TOKUSETSU UNSOSEN KYUTANYUSEN!

Stories and Battle Histories of the IJN's Converted Transport Fleet

26 May 2017

By Gilbert Casse and Peter Cundall

Discussion & Questions


(SOYO MARU prewar)


Prior to and during the Pacific War, the Imperial Japanese Navy enlisted some of Japan's merchant fleet's cargo, passenger-cargo ships and liners. They were converted to military use and became Tokusetsu Unsosen Kyutanyusen , (Converted Collier/oilers), used to supply coal and fuel to other ships and advanced bases. Between 1937 and 1945, twelve Kyutanyusen were employed by the IJN. Other ships were also requisitioned by the IJN but not enlisted. They were called Ippan Choyosen (General Requisitioned Ships) and manned by civilian crews. IJA and the civilian shipping administration requisitioned many other ships.

To summarize, during the war employment of ex-merchant ships was divided into three main administrative categories:
A = requisitioned and operated by the Japanese Army and named Rikugun Yusosen (IJA Transports). They include Cargos, Passenger-Cargos, Liners and Tankers.

B = requisitioned and operated by the Japanese Navy with civilian crew (captain often being Navy Reserve). These are named Ippan Choyosen.

C = controlled and operated by the Senpaku UnŽeikai (Civilian Shipping Administration).

X = requisitioned by the IJN and converted into armed Naval Auxiliaries with IJN crews (gunboats, minesweepers, etc.) and named Tokusetsu Kansen followed by another suffix for the ship’s use.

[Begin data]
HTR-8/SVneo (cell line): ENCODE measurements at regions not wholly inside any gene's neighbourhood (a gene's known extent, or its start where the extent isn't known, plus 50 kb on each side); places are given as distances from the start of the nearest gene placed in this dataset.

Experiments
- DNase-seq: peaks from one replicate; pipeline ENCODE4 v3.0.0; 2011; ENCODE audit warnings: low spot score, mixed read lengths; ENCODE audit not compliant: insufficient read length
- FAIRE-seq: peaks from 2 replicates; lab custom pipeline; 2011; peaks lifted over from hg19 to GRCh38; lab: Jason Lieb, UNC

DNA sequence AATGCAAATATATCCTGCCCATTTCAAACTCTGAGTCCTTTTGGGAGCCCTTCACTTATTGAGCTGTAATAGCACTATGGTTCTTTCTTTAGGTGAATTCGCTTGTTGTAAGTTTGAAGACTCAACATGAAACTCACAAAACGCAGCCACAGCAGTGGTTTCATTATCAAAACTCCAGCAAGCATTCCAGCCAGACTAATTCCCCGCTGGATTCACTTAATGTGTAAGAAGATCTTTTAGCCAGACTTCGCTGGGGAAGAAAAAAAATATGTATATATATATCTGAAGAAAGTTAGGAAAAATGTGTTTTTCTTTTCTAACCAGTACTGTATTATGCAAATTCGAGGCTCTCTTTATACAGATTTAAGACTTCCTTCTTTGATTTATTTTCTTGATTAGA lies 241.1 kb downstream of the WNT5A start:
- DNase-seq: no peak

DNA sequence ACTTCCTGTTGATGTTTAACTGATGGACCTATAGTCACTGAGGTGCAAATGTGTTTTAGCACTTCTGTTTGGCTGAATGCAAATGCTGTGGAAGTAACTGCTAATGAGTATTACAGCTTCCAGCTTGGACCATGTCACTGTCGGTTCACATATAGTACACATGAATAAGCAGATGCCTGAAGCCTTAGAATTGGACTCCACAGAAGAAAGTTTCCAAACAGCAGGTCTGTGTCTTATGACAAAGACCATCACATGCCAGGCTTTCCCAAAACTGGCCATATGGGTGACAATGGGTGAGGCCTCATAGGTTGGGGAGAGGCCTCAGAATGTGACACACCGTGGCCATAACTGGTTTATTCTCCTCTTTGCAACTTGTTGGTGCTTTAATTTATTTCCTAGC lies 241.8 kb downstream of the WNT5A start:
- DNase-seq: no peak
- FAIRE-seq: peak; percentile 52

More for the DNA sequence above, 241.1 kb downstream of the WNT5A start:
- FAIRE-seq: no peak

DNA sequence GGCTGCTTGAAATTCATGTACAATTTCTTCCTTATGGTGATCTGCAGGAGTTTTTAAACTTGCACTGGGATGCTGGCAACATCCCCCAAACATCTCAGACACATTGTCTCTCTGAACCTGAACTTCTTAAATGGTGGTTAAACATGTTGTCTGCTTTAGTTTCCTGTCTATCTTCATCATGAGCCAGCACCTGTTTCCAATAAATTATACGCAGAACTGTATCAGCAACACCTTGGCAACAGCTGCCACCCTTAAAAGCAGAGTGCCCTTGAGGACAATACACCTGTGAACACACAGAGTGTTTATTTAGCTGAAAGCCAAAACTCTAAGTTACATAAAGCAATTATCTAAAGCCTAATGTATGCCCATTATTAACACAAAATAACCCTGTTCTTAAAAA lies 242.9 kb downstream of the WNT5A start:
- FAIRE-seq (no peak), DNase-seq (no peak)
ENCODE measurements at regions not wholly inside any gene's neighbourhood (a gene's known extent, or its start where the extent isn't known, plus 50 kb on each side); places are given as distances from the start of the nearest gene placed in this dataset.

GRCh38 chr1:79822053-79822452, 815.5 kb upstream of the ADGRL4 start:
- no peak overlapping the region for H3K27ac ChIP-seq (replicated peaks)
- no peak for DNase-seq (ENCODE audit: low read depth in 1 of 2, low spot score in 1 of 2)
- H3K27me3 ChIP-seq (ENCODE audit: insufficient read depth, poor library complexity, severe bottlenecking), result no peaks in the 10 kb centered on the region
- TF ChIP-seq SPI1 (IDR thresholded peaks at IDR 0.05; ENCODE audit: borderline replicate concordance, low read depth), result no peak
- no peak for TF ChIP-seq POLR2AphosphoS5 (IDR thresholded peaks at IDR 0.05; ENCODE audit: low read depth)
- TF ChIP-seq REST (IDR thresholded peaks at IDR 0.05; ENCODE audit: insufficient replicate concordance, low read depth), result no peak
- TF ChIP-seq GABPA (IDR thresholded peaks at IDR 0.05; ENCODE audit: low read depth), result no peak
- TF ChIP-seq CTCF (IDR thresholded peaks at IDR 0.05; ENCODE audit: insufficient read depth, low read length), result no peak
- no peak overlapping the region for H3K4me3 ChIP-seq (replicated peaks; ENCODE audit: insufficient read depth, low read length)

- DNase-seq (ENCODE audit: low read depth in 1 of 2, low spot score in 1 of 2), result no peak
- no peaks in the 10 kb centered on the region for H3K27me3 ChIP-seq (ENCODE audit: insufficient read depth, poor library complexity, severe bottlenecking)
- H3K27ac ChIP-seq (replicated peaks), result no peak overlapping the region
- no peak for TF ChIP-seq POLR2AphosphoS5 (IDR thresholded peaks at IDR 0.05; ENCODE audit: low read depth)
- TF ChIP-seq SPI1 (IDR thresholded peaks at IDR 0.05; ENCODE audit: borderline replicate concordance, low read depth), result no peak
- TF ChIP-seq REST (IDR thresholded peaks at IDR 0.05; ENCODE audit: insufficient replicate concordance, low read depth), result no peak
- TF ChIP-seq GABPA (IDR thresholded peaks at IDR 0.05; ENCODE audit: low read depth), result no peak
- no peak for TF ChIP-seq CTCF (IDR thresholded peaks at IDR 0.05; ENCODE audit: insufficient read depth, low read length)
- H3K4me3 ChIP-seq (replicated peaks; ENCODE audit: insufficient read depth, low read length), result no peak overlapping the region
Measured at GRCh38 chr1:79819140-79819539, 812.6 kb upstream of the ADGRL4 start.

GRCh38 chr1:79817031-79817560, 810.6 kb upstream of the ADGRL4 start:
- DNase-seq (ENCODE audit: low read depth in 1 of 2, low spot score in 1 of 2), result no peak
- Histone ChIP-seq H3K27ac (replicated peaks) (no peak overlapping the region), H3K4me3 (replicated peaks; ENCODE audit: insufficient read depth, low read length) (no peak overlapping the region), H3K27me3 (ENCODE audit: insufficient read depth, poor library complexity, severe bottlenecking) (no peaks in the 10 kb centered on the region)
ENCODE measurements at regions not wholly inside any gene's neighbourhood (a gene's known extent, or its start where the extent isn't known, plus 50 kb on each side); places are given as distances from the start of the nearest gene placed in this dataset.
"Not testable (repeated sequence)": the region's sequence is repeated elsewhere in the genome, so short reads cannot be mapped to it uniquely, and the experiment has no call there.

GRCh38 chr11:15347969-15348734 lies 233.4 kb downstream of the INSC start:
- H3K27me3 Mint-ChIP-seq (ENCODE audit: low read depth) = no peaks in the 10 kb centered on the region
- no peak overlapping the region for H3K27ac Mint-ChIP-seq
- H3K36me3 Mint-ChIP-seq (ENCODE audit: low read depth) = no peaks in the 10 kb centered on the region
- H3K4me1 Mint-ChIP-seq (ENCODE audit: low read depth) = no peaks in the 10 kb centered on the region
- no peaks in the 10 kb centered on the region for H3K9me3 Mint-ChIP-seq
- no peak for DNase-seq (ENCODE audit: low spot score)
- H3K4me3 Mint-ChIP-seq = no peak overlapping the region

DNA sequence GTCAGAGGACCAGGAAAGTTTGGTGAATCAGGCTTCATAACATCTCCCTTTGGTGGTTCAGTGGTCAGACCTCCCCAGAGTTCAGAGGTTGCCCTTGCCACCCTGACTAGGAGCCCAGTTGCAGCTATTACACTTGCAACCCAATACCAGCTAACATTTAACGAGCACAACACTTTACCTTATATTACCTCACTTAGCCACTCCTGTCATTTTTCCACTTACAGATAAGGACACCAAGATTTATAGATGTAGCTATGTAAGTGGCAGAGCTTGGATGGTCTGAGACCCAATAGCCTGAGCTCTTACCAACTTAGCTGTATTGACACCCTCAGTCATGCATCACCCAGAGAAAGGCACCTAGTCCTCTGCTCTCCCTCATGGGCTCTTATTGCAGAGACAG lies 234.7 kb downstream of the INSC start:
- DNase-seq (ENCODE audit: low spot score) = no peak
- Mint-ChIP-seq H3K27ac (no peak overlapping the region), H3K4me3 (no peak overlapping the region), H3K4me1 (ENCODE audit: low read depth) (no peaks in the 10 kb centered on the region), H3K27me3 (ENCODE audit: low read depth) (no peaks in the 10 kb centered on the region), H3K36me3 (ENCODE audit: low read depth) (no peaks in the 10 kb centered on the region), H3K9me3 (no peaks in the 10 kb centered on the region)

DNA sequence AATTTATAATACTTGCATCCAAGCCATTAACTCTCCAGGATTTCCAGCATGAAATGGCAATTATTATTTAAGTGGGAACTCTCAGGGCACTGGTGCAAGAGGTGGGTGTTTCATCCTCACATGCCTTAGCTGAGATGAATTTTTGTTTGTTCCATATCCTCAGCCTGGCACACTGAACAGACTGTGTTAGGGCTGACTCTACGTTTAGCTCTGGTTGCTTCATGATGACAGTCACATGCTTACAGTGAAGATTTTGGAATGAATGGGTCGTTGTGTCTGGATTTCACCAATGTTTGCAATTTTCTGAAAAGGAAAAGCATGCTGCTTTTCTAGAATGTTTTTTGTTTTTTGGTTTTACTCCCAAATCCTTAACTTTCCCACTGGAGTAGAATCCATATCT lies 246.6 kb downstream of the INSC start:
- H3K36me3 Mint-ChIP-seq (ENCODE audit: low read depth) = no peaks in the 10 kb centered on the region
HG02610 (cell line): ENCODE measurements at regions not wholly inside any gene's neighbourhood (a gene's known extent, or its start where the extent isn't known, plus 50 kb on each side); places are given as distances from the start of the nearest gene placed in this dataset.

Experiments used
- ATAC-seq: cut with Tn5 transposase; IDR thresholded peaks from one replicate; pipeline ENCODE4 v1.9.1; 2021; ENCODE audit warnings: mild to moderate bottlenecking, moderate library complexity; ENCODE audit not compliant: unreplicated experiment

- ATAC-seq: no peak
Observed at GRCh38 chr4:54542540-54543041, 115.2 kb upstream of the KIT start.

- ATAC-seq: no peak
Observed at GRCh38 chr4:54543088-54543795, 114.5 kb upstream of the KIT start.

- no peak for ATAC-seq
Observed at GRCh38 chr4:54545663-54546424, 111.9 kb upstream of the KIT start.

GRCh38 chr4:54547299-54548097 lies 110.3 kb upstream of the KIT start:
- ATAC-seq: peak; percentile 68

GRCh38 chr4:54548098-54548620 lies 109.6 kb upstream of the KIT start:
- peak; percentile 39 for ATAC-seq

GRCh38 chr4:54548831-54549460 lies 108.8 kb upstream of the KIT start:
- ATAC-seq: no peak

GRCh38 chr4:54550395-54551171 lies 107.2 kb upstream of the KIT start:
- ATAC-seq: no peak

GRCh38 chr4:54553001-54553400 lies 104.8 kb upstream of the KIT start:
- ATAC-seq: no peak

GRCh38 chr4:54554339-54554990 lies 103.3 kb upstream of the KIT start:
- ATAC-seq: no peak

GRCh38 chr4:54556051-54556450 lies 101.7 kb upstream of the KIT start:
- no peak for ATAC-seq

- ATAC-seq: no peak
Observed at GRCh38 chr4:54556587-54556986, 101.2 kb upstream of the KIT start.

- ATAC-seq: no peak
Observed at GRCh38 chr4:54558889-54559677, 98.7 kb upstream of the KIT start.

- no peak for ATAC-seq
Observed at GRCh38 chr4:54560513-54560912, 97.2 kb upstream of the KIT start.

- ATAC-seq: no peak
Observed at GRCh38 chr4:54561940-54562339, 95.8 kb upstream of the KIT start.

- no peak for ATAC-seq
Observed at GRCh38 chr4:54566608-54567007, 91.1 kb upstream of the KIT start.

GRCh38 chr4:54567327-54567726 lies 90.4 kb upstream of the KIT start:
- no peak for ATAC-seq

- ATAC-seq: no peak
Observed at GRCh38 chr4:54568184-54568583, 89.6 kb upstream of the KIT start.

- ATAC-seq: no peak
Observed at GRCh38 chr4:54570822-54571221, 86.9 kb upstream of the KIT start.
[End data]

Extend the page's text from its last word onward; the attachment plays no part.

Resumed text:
Beside the above categories, there were many shared employments Army/Civilian (A/C) and Navy/Civilian (B/C). These ships were respectively called Rikugun Haitosen and Kaigun Haitosen. Normally, this meant that the vessel on its outbound journey was under Army or Navy control carrying troops, military supplies, etc. and on its return voyage was carrying cargo for the benefit of the civilian owner of ship. While used by the Army, the Haitosen also received Army transport numbers like Army requisitioned vessels (A). Employments by Army or Navy could also be expanded, meaning that the ship was used by Army/Navy for one full turn (outward and homeward voyage) or even a series of voyages.

This page will cover the activities of the twelve IJN Converted Auxiliary collier/oilers.


IJN Converted Collier/Oilers : Tabular Records of Movement (TROMs)

(Classes link to specifications summaries)


RYOYO MARU Class

Soyo Maru
(revised 5/26/2017)

TENRYU MARU Class

Shinsei Maru No.6
(posted 2/6/2016)

SANKO MARU Class

Sanko Maru
(posted 3/2/2016)

KOSHIN MARU Class

Asakaze Maru
(revised 12/11/2016)

Nissan Maru
(posted 3/2/2016)

SHINKO MARU Class

Yodogawa Maru
(revised 5/26/2017)

KOTO MARU No. 2 GO Class

Tagonoura Maru
(posted 4/2/2016)

KUMAGAWA MARU Class

Koryu Maru
(posted 4/2/2016)
Kosei Maru
(posted 5/2/2016)


IWASHIRO MARU Class

Iwashiro Maru
(posted 5/2/2016)

MIKAGE MARU No. 18 Class

Mikage Maru No. 18
(posted 5/2/2016)

TONEI MARU Class

Tonei Maru
(posted 6/3/2016)



Bibliography of Sources

About the Authors

Mr. Gilbert Casse is a maritime historian and researcher. Retired from the aerospace industry, and later from managing Le Mans racing cars and drivers, his advocation is ship modelling, maritime photos and paintings. He resides on the SW coast of France.

Mr. Peter Cundall is a maritime historian and researcher who specializes in merchant ships and convoys. He resides in Australia and works in the maritime industry.

Questions to the authors concerning these TROMs should be posted on the Discussion and Questions board.